THE TERRACOTTA OF ARGHILLÀ L’ARTE DELLE TERRE
Arghillà l’arte delle terre fashions candelabras, containers, whistles, lamps, places (such as Pentedattilo and the Strait of Messina), masks, characters, nativity scenes and theaters in terracotta. Each object is sculpted and decorated by hand, thus each piece is a unique work of art. The creations are both mythical and real, often hearkening back to a time when objects themselves were endowed with spirits.
Nicola Tripodi molds these memories and traditions into contemporary forms in a delightful way. Seeing a sheep rocking back and forth on a swing can’t help but bring a smile to your face. The scandal of a priest, albeit Orthodox, running away with a woman in the village, has proved to be timeless. And making a connection with familiar people, customs and places transforms a celebration of Christmas into a celebration of a culture and an object lovingly left out on display all year long.
Photos courtesy of Nicola Tripodi and Arghillà l’arte delle terre. If you can’t make it to Arghillà l’arte delle terre in person at Via Sbarre Centrali, 249 in Reggio di Calabria 89132 (telephone +39 329 342 9115), visit the ARGHILLÀ l’arte delle terre Facebook page and website.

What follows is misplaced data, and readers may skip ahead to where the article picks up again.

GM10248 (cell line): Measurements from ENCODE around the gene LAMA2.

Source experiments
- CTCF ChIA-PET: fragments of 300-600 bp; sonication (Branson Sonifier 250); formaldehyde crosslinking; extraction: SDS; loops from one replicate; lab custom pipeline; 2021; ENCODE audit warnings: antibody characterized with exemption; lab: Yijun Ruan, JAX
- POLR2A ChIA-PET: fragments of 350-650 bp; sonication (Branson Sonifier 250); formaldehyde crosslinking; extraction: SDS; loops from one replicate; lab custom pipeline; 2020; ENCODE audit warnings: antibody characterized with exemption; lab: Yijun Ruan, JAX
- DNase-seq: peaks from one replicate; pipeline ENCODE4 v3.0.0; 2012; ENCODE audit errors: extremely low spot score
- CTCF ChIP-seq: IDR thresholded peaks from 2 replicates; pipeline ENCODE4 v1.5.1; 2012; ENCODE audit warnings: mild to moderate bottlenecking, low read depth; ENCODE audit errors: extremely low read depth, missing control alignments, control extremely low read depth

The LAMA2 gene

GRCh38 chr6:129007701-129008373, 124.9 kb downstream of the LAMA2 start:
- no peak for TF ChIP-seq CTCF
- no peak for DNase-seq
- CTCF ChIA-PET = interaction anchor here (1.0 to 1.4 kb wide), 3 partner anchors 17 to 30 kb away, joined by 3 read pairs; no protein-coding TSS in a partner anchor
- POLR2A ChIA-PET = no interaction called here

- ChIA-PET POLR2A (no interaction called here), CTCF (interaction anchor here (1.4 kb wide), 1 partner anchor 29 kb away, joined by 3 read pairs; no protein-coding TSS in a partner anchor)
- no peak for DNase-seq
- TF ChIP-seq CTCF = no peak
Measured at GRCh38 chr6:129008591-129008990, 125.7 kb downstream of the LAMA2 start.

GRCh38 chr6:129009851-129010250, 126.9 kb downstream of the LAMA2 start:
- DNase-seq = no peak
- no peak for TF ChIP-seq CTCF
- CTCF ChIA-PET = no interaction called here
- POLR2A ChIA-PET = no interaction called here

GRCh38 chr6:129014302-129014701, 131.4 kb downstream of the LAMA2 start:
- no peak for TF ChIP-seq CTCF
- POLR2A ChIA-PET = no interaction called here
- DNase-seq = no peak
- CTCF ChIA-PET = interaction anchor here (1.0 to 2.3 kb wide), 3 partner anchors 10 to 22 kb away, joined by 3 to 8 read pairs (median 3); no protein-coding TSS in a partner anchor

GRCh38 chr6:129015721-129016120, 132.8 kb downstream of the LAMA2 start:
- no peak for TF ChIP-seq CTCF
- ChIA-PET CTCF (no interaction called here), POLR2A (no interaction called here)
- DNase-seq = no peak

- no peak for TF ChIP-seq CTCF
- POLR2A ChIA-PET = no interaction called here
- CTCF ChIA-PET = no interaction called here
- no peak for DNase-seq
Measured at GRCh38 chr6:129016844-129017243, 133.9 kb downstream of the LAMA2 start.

Interested in other contemporary artists in Calabria? On this blog, read about Nik Spatari in MuSaBa: Not Just a Museum, Textile Artist Domenico Caruso, Enzo Ferraro and the Ceramics of Seminara and Salvatore Tonnara in An Artist in Amantea. And for an in-depth look at the beautiful land in the toe of the boot, check out Calabria: The Other Italy, my non-fiction book about daily life, history, culture, art, food and society in this fascinating southern Italian region. It’s available in paperback and e-book versions.